In my judgment the Costs Judge was fully entitled to come to the view that, if the estimates given at the start of the case had been such as are required by the applicable rules, then the Claimant would not have acted as she did. She would clearly not have been able to afford to do so, and I think it unlikely she would have embarked on the course she did embark on.” [70]

2.50. The conclusion of the judge was:

I assume that the solicitors have spent a reasonable time on reasonable items of work, and that the charging rate is reasonable. But I find that the resulting figure exceeds what it is reasonable in all the circumstances to expect the client to pay. The figure that the Costs Judge certified is a figure that it is reasonable to expect the Claimant to pay in this case.” [71]

2.51. As a result, the solicitors recovered only the costs contained within the original estimate plus a margin. Had the solicitors provided a reasonable and realistic estimate at the outset they could have avoided all of the problems that followed. Of course, had they done so the claimant may never have taken on the claim in the first place.

2.52. This case and others11 demonstrate that simply revising an inadequate estimate given at the outset may not mean the court will only take into account the later revisions (particularly if the client can show reliance). It is imperative that solicitors endeavour to get the estimate right at the start of the retainer.

Budgets and Estimates

2.53. The rules relating to costs budgets apply to certain types of cases only and are concerned with the reasonable and proportionate sums payable between the parties.12

2.54. Since costs budgets are set with proportionality in mind and on the basis of what may reasonably be recoverable between the parties (rather than on a solicitor and own client basis) it cannot be said that a budget represents the amount that a client is liable or even likely to pay to his own solicitors; rather it sets out the amount likely to be paid by the opponent if the claim succeeds.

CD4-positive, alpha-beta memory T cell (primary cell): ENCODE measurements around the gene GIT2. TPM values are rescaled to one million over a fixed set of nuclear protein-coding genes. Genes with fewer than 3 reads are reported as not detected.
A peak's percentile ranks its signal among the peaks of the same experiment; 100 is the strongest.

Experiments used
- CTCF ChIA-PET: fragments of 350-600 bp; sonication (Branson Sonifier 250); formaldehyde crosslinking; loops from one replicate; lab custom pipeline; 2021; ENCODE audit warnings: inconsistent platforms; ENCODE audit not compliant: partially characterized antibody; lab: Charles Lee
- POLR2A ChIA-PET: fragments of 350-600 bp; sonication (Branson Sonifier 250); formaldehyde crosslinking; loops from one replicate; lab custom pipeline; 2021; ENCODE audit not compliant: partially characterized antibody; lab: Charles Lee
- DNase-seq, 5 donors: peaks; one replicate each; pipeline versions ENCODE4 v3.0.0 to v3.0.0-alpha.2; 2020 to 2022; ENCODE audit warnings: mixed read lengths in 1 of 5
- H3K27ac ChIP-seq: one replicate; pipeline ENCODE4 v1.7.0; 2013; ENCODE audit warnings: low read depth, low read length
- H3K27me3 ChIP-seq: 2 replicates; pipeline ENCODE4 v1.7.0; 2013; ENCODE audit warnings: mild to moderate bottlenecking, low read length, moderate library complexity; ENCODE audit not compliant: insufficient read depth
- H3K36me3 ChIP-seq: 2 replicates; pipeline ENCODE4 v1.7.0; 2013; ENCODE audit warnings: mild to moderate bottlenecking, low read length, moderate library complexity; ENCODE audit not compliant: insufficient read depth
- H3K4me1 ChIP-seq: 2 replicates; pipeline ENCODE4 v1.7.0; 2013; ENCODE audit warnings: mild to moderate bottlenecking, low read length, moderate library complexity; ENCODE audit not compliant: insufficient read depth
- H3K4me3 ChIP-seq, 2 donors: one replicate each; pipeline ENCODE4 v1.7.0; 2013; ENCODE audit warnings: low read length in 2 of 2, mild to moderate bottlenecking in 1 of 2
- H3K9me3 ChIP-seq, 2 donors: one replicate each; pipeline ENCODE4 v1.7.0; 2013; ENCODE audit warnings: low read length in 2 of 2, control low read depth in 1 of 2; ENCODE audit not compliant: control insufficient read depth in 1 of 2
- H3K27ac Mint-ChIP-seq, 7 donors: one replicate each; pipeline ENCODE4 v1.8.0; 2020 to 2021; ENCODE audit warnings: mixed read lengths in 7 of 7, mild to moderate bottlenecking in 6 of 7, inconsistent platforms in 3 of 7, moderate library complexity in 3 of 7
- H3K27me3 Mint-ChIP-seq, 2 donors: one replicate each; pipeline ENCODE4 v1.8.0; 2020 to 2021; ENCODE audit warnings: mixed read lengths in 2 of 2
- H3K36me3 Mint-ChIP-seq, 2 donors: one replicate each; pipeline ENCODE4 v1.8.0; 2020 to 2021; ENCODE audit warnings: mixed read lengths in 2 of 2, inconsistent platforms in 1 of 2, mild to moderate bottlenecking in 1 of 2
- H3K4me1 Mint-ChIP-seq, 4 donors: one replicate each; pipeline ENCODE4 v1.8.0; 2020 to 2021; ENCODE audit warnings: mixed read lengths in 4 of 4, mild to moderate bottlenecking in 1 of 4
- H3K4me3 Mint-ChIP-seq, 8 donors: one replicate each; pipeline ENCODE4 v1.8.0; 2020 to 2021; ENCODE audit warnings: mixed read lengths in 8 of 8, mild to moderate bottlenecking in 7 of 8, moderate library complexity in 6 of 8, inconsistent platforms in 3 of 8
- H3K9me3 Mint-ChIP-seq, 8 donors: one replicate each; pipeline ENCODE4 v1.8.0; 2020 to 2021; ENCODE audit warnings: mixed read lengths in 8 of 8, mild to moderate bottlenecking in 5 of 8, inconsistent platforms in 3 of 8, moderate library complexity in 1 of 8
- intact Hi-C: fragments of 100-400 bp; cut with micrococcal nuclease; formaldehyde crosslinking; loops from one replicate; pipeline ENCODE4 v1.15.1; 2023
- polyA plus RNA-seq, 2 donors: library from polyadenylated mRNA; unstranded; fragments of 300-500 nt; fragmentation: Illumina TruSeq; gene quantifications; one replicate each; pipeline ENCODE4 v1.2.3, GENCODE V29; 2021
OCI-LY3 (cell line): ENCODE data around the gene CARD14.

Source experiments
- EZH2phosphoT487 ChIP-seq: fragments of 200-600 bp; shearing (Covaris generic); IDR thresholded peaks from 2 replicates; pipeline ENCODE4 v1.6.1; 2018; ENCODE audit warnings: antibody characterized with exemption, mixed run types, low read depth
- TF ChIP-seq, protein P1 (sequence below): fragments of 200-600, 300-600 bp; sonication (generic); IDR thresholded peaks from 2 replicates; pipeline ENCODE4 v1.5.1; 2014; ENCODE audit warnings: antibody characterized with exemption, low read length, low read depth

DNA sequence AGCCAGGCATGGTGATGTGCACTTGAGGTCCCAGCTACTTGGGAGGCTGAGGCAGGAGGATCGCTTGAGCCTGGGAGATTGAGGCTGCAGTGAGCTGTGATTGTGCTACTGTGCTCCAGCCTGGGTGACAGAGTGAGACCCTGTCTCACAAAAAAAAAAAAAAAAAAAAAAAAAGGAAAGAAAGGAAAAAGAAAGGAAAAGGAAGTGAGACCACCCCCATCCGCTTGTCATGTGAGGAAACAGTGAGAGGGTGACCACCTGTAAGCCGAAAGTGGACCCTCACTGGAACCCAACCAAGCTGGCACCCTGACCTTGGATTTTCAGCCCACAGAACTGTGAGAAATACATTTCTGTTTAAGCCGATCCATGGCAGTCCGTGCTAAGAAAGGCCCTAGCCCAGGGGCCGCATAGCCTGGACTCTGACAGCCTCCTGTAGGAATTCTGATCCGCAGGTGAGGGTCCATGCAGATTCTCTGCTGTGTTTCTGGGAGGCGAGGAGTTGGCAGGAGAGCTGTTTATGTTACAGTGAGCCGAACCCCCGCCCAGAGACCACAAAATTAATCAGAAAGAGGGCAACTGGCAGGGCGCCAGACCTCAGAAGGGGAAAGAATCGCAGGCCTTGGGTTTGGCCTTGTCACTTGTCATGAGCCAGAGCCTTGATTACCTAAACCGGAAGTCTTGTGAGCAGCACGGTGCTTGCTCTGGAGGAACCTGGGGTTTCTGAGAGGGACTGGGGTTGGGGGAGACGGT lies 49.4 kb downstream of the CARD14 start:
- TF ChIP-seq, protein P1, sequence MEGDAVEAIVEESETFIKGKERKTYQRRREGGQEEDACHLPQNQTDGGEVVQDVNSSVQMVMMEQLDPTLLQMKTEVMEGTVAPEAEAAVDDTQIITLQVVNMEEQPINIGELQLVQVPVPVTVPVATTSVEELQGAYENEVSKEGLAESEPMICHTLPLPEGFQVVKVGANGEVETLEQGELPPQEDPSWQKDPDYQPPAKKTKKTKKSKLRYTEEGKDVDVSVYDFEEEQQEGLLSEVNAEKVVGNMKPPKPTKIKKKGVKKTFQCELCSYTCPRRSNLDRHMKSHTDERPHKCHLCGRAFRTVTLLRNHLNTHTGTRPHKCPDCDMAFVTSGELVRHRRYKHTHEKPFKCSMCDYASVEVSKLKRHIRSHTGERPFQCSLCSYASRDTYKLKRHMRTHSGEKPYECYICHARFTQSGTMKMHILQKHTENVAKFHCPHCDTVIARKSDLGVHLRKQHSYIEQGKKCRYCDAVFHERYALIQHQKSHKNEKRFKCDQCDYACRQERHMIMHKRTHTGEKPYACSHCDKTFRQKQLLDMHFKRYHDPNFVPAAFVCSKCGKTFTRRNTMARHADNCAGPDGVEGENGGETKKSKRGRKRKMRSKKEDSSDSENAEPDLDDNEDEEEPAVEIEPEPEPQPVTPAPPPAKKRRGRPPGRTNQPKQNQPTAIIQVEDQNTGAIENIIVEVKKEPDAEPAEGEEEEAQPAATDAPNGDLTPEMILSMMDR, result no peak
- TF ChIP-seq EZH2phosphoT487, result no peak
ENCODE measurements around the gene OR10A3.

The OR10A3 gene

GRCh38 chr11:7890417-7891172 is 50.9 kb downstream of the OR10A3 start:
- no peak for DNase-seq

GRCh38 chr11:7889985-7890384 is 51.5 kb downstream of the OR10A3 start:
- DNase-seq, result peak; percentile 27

2.55. However, in respect of estimated costs, a budget approved by the court does show the sums recoverable between the parties (and will not be departed from unless the party can show good reason). It is therefore an extremely useful document to provide to a client.

2.56. Good practice (and the code of conduct) dictates that a solicitor should ensure that the client sees the approved budget. If costs are incurred outside the parameters of that budget then it is likely that the court will find that they fall within CPR r.46(c) and will be presumed to be unreasonably incurred.13

2.57. Further, the provisions at s.74(c) of the Act and CPR r.46.9(2) mean that in contentious county court cases the solicitor will be limited to the costs recoverable between the parties unless there is agreement to the contrary.14 In these circumstances the budget is clearly an important document within the solicitor client context.

2.58. As a result, where a costs budget is approved or agreed, the solicitor should send this to the client and explain that it represents the costs that will be recovered between the parties if the case is won (but do not include the costs that the client will be liable to pay on a solicitor client basis). If costs are incurred outside the budget (and the budget is not revised) then the client must be told that these are unlikely to be recovered at the end of the claim.

2.59. There is much to commend the practice of a costs lawyer preparing a solicitor and client budget (at the same time as the between the parties budget is approved) and serving this on the client. This will ensure that the client has a good idea of the overall cost to them and the likely amount that the opponent will pay if the claim is successful.

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1[2005] EWCA Civ 1206

2[2020] EWHC B23 (Costs)

3[2007] EWHC 2733 (Ch)

4[2009] EWHC 1295 (Ch)

5[2009] EWCA Civ 1526

6These steps have been separated for ease of reading. In the original judgment they are all included within one paragraph with no breaks.

7[56]: “…the margin approach is very much favoured by Costs Judges.”

8[1997] 2 Cost LR 46

9See [57] of the Second Mastercigars judgment

10[2008] EWHC 497 (QB)

11See for example Harrison v Eversheds [2017] EWHC 2594 (QB)

12The rules are set out at CPR Part 3 II (r.3.12 -3.18) and PD 3E

13See Chapter Six

14See Chapter One